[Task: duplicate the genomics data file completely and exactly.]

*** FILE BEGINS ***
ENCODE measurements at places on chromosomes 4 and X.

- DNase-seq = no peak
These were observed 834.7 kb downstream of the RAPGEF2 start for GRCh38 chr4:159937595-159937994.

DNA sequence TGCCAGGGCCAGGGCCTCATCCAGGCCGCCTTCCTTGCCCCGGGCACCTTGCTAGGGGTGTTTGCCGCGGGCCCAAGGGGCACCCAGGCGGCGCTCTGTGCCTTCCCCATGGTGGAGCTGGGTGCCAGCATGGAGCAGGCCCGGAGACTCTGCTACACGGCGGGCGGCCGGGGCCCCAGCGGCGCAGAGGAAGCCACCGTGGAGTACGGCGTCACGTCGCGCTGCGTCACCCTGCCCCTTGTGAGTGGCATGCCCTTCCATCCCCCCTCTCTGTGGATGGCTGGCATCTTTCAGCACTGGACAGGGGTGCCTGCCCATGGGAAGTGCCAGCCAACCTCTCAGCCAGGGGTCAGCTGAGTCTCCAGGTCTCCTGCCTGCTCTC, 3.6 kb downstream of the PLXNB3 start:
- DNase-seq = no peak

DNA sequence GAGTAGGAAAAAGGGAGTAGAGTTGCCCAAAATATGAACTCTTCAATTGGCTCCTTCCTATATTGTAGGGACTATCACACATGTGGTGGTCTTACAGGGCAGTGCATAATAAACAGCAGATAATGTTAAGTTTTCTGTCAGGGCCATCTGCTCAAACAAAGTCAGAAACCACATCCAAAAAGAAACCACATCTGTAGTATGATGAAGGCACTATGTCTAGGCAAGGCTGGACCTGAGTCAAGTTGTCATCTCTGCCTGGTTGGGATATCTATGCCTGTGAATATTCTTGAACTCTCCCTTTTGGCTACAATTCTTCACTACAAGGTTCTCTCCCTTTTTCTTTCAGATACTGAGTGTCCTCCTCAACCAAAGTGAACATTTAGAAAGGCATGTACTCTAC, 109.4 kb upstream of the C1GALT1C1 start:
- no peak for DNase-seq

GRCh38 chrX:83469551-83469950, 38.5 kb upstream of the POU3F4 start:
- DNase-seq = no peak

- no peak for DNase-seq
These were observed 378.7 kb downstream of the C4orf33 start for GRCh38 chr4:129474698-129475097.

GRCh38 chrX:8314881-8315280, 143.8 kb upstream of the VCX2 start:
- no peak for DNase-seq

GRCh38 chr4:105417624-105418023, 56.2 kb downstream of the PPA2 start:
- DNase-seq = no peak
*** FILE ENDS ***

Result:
ENCODE measurements at places on chromosomes 4 and X.

- DNase-seq = no peak
These were observed 834.7 kb downstream of the RAPGEF2 start for GRCh38 chr4:159937595-159937994.

DNA sequence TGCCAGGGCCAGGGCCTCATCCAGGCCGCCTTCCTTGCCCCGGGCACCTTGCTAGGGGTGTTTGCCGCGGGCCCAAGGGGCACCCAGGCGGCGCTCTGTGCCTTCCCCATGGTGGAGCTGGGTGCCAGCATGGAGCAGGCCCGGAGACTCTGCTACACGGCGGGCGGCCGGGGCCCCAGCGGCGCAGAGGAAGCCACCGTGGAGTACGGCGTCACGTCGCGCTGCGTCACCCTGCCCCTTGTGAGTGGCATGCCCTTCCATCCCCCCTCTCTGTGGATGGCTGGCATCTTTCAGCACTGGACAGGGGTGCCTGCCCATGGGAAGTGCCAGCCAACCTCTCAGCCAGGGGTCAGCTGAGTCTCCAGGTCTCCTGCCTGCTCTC, 3.6 kb downstream of the PLXNB3 start:
- DNase-seq = no peak

DNA sequence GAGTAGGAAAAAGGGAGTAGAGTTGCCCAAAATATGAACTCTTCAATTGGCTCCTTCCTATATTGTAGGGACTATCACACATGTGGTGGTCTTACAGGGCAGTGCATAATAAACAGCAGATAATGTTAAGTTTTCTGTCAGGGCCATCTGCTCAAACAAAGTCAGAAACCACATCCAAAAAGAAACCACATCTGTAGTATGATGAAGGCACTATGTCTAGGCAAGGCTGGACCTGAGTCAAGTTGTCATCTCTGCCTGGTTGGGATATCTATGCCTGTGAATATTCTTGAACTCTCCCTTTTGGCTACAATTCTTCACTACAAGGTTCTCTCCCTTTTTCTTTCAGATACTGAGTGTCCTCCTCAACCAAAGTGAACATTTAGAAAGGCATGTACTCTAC, 109.4 kb upstream of the C1GALT1C1 start:
- no peak for DNase-seq

GRCh38 chrX:83469551-83469950, 38.5 kb upstream of the POU3F4 start:
- DNase-seq = no peak

- no peak for DNase-seq
These were observed 378.7 kb downstream of the C4orf33 start for GRCh38 chr4:129474698-129475097.

GRCh38 chrX:8314881-8315280, 143.8 kb upstream of the VCX2 start:
- no peak for DNase-seq

GRCh38 chr4:105417624-105418023, 56.2 kb downstream of the PPA2 start:
- DNase-seq = no peak